Photo: Leica

The sales numbers speak for themselves. According to Nikkei, global shipments for fixed lens compact cameras fell by 110 million units in 2008 — a year after the release of Apple’s iPhone — by 97 per cent to just a meagre 3.01 million in 2021.

With Panasonic and Nikkon’s subsequent announcement that they’d be canning their entry-level compact cameras, the budget single-lens camera is undoubtedly at death’s door. 

But what about point-and-shoots in the luxury segment? Leica certainly believes that the sector still has legs, given that the Germany company recently released the Q3, a follow-up to their popular Q compact camera series with a price tag of $8,960 — sans accessories.

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A better pocket camera

First launched in 2015, Leica’s Q series has earned quite a reputation in photography circles. (Photo: Leica)

This is marginally more expensive than the Leica Q2 (the cheapest variant of which is currently listed at $8,510 on the brand’s website), and a good deal cheaper than the brand’s flagship Leica M11, which retails at over $13,000.

The Q3 costs about as much as five iPhone 14 Pros, which is not to question the device’s affordability but its value in 2023.

The digital zeitgeist favours content that is snappy, easily digestible, and even easier to capture — preferably with a device that fits snugly into your back pocket, like a smartphone; one that costs comfortably high enough to be a status symbol while being cheap enough to upgrade every year.

The Leica Q3 is the first camera to feature wireless charging with an optional hand grip accessory. (Photo: Leica)

The Q3, for all its headline improvements from successors like the world’s first wireless charging, 8K video capture capabilities, and a new tiltable touchscreen, does not fit into your back pocket. It’s also meant to be used for as long as its German engineering allows.

In other words, it’s targeted at someone altogether different — the kind of someone who wouldn’t settle for a smartphone snapshot. The kind of someone who would lug around a full-frame compact camera, lightweight and convenient as it is, to score a shot made better by physical, optical processes afforded by a fixed lens rather than digital enhancement and algorithmic wizardry.

Bibliophiles eschew soulless e-books for the weight and authenticity of a hard-cover novel, and so too do Leica fans — especially for a camera that’s objectively better than the last iterations.

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Most feature-packed Q yet

Photo: Leica

Improvements to the mainline technical aspects are many — a larger 60-megapixel camera sensor, snappier autofocus with better face detection, and improved night sensitivity, among others — though it is the all-new features that deserve further attention.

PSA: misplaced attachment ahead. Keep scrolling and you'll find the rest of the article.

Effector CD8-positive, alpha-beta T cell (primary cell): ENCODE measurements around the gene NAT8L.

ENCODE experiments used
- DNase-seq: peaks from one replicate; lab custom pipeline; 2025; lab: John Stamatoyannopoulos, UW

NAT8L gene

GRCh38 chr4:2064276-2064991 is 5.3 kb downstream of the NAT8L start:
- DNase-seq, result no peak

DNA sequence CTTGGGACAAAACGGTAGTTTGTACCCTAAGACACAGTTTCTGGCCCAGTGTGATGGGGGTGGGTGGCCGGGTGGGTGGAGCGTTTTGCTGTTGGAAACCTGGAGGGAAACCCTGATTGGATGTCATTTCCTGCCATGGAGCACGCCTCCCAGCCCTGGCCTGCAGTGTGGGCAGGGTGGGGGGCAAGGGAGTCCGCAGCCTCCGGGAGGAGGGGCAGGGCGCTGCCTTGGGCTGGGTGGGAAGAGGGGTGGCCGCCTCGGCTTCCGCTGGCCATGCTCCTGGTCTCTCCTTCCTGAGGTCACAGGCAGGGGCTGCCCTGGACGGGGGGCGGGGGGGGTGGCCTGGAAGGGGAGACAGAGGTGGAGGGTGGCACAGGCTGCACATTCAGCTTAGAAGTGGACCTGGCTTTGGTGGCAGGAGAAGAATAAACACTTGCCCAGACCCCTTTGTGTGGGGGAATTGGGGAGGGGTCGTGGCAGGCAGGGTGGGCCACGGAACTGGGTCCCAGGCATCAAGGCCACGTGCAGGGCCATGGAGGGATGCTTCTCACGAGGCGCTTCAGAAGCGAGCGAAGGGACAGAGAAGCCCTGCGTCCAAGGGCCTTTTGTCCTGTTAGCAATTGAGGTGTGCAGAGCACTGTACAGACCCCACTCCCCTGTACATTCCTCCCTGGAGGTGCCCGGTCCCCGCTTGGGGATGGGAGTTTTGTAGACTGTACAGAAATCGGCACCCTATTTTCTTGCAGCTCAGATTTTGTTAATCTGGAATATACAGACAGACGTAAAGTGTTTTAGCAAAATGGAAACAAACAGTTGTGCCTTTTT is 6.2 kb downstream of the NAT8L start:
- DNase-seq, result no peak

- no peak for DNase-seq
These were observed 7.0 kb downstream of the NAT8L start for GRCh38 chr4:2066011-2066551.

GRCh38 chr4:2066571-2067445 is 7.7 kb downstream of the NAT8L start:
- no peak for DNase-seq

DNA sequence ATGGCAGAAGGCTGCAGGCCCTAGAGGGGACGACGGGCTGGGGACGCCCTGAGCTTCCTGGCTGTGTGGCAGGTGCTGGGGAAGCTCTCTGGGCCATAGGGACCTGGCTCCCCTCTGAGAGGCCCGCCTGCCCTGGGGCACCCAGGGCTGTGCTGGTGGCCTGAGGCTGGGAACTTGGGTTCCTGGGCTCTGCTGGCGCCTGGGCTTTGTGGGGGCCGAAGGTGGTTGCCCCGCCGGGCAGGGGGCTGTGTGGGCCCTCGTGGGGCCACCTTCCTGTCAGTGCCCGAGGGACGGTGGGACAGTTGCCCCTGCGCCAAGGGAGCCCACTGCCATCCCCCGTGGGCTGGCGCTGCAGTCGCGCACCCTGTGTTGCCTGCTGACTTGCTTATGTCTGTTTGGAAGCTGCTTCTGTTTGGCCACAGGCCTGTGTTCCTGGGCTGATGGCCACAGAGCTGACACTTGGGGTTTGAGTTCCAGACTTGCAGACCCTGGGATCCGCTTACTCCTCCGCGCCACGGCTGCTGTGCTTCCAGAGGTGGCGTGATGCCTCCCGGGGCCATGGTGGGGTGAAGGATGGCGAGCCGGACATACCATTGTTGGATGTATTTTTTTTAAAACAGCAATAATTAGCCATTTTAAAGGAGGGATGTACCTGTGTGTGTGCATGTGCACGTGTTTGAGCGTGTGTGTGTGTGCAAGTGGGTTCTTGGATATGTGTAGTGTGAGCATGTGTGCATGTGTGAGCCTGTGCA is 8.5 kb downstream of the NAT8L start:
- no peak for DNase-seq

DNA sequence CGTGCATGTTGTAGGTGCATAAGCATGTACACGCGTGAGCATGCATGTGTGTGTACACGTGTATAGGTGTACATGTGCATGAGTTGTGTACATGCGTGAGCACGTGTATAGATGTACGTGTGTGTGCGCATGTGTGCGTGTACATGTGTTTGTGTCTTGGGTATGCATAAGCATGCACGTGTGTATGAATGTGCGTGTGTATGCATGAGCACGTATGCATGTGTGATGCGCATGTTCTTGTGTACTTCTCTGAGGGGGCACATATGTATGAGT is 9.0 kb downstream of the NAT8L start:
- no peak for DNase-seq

Most interesting is the camera’s world-first wireless charging capabilities, feeding the Q3’s uprated 2,200mAh battery pack via an optional hand grip accessory.

It’s a nifty, understated little feature that underscores the compact camera’s identity as an everyday-carry device since you’ll be able to top up both your smartphone and the Q3 with a single Qi-compatible wireless charging pad.

The Q3 also steps into the realm of the video content creator, offering the ability to record high-quality 8K video in efficient codecs, along with several ports for gimbals and other video-capture accessories.

While it can’t outpace versatile video shooters like the Sony ZV-1 or Panasonic Lumix GH6 just yet, think of it as an added bonus for photographers looking to dabble with the occasional vlog.

The Q3’s tiltable touchscreen increases shooting convenience and accessibility without compromising its IP52 certification. (Photo: Leica)

Then there’s the matter of the three-inch tiltable touchscreen — a much-requested feature among fans and another first for Leica’s in-house cameras, made more impressive by the maintenance of its predecessor’s IP52 durability certification, meaning it can ward off most dust particles and some water spray.

The articulating display pops out, tilts up, or tilts down, offering photographers and especially videographers a greater range of angles to work with than before. Hip-level and low-to-the-ground shots are easier to pull off, though there’s no flip-around selfie mode — sorry, folks.

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Looks still kill

Stylish accessories like leather halfcases and paracord straps are sold separately. (Photo: Leica)

The Leica Q3 has been a hit with almost everyone who has gotten their hands on it — especially photography reviewers and tech platforms. They mostly agree that it retains and builds on the essence of a Leica Q, meaning that it remains a svelte, stylish package to shoot and be shot with.

They also make mention of its blistering price tag, comparing it especially to — surprise, surprise — its previous iteration, the Q2, unconvinced that its iterative improvements are worth the price of the upgrade.

It’s an understandable sentiment. Bigger numbers across the board are just that — they can only mean so much to amateur and journeyman photographers. Neat upgrades like the Q3’s wireless charging and tiltable touchscreen make it more convenient and accessible, but they probably won’t be enough to swing the decision for pre-existing Q2 owners.

Photographers and adventurous explorer types who don’t already own a Q will be the chief audience for this pricey shooter — especially those willing to make a hefty investment for top-of-the-line camera quality, a hardy build, and that iconic red spot. 

In the end, the Leica Q3’s eye-watering asking price does its part in weeding out the smartphone crowd and any yuppie looking for a flashy new toy. It leaves room only for the dedicated — those willing to make a hefty investment for a compelling product, and especially those who don’t already have a Q camera in their arsenal.